Similarly, regional connectivity is being enhanced in South Asia through transmission and trade of power. While Bhutan is a major supplier of hydropower to India, it also imports electricity during lean flow season when its rivers do not have adequate water to produce enough power. Currently, Nepal is a net importer of power from India as is Bangladesh. However, the scenario with Nepal may reverse in the near future if it is able to develop its hydropower potential at a quicker pace.

    Expanding the ambitious national plan to include trade to and through Bangladesh is the best first augmentation that could perhaps happen. Combing services of National Waterways-1 and NW-2 and NW-6 (through Bangladesh) will open up greater economic benefit to the North-Eastern States (which suffer from huge logistics cost of essential supplies), a cornerstone of the current Government’s policies.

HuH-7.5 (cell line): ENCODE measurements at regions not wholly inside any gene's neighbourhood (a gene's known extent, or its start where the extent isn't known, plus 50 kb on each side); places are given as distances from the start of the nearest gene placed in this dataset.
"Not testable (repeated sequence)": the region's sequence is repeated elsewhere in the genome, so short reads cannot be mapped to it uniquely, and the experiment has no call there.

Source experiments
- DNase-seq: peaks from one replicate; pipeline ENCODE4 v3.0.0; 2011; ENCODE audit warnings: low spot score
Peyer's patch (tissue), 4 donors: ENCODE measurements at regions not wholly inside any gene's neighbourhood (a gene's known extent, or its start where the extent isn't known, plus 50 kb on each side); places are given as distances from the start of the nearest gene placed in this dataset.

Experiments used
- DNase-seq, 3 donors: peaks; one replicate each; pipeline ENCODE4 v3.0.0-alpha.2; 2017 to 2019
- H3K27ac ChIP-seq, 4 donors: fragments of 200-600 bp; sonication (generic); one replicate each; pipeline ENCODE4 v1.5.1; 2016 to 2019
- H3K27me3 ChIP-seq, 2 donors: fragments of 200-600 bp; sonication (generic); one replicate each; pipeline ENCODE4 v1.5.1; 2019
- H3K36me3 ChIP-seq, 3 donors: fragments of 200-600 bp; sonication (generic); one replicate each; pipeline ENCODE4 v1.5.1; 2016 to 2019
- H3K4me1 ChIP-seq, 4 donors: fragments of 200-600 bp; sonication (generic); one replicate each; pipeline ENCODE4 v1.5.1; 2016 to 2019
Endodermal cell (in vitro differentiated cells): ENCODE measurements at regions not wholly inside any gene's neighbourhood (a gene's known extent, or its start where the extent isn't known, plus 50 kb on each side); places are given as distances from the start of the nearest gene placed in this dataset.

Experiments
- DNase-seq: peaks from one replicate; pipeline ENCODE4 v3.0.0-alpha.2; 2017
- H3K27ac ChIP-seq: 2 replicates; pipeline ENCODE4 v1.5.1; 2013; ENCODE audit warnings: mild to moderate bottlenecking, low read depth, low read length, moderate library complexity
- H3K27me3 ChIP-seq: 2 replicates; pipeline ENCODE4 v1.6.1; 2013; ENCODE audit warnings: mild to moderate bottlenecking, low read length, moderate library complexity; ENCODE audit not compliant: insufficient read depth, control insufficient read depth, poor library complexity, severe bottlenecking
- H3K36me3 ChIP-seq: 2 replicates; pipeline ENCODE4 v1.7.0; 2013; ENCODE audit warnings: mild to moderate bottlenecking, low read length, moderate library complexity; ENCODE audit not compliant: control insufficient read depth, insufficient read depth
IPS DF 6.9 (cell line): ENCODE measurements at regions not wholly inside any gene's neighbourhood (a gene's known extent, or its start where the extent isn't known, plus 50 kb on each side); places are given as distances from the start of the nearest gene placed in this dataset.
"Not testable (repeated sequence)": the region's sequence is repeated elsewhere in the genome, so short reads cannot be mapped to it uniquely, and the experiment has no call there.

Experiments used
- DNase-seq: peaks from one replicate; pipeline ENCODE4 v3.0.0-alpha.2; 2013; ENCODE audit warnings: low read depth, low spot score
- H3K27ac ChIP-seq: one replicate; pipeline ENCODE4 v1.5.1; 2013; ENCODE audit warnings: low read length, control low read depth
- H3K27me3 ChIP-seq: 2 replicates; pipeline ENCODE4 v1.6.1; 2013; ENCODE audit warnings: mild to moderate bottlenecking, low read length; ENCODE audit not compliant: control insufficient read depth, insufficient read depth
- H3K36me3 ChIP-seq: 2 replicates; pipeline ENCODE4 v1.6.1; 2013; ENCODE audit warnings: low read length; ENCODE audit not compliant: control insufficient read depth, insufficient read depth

More important is to think about the potential cargo movement that remains untapped and is expected to rise sharply. Currently, Bangladesh sources less than 10 per cent of import from India, and sends less than 1 per cent of exports — an obvious situation that will rapidly change for the better.

    Bangladesh has recently taken a decision to dredge its rivers, and it will be advantageous for India to extend dredging services to Bangladesh. India plans to improve the night navigation services on NW-1 and NW-2, and there is no reason that such systems and technologies, such as the river navigation information system that India has installed on NW-1, should not be offered to Bangladesh as a goodwill. Surely, not a burden considering India is investing Rs400 crore or more in the first phase of augmentation of NW-1 alone.